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Porosity on small 3D printed pieces casted in silver

Hello everyone,

I have just started casting earlier this year, I understand it is about a try and fail game, but for this one I think I need your help.

I own a Formlabs2 3D printer, on which I printed several pieces in Castable Wax Resin which I later set on a wax casting sprue. I used Plasticast investment, in a 38/100 ratio for water vs investment, waited for 2 hours before setting it in the kiln. I cast with an italian Bailo&Aldo vacuum machine - EasyCast and I respected the 8 hour burning schedule the provider from whom I bought the equipments (and who installed them in my workshop) recommended. The provider recomended to cast at 650 Celsius flask temperature and 950 Silver temperature. My flask dimensions are rather small - 9 cm in diameter/12 cm tall.

However, at the end of it, the large pieces turned out great, where the smaller ones (1mm thickness) have huge porosity. My plan was to cast once in Castable wax, then make vulcanised molds and inject wax, but these are not usable this way.

I kept reading several threads on this forum and I think either my metal might have been to hot, or the investment deteriorated where the small pieces were (which probably burned out quicker).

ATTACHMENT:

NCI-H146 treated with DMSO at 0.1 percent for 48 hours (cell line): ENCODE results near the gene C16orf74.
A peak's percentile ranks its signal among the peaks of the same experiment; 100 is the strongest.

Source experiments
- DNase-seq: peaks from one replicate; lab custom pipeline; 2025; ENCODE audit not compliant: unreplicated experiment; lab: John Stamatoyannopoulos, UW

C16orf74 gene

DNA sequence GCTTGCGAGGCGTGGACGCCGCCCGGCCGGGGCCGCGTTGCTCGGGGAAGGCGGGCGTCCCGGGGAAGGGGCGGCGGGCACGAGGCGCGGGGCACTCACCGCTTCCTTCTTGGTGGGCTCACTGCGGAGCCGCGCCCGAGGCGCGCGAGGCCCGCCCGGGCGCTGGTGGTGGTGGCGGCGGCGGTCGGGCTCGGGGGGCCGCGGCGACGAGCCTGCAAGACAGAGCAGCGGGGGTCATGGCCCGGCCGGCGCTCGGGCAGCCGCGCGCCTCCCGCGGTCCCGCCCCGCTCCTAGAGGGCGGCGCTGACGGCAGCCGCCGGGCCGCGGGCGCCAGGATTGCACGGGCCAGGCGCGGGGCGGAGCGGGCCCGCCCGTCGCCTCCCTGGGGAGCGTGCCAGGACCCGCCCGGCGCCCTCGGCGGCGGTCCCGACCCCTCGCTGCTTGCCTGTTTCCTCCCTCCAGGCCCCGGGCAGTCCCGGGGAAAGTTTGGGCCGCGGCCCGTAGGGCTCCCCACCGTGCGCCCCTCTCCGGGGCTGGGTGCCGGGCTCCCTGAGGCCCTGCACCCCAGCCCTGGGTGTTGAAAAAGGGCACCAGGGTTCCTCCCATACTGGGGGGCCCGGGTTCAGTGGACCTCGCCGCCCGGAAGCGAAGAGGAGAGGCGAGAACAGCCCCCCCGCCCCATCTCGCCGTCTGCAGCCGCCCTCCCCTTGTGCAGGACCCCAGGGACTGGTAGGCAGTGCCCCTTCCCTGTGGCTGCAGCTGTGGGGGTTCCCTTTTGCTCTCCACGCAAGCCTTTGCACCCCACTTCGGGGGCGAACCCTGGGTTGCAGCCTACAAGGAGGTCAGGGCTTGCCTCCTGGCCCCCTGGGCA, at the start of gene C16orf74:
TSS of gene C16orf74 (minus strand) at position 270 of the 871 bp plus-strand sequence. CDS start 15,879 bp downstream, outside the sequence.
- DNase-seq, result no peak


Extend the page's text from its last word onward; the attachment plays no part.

What do you suggest?

I don’t really subscribe to the try and … approach. However experience will be your best friend.

If the two rings are what you refer to as the large pieces then I suspect that the mass and thickness enabled good flow during casting. I would have liked to see the sprues.

The thinner parts appear to have a flow problem most likely because of the need for additional sprues or different locations. Again seeing the sprue would help.

Think of your wax and sprue and try to visualize the flow of a liquid being poured in and the possible paths and turbulence the bends are creating. Also the path that a volume on liquid must go thru the further along it goes from a sprue.

Someday someone will develop some software to simulate the flow, but I don’t know of any yet.
Regards RLW

Dear Ron,

Thank you so much for taking the time to answer my message.

I attached some photos of the sprues, maybe this helps to get a better image of the issue.

Thank you again for your time and answer!

I think that the first question could be “what is the nature of the pitting?”
Porosity sucks but it can also give a ton of information about what generated the problem and when in the process it occurred.

Larger castings are often plagued with fine sprays of micro porosity which becomes apparent when polishing to a higher finish. This “shrink spot porosity” is associated with the cooling and solidification of the metal as it shrinks and pulls metal from the wrong places.

Round pits may be gas porosity that occurs from too hot a melt, too much oxygen or investment breakdown formed from too high a burnout temp.

Jagged pits could be crud and contaminates and if filled with white investment could mean that the inside of the mold chamber has broken down—especially when partnered with strange, rough positive formations on the casting.

Rond dish-shaped pits that are haloed in bright metal could be flux inclusions…

Andy

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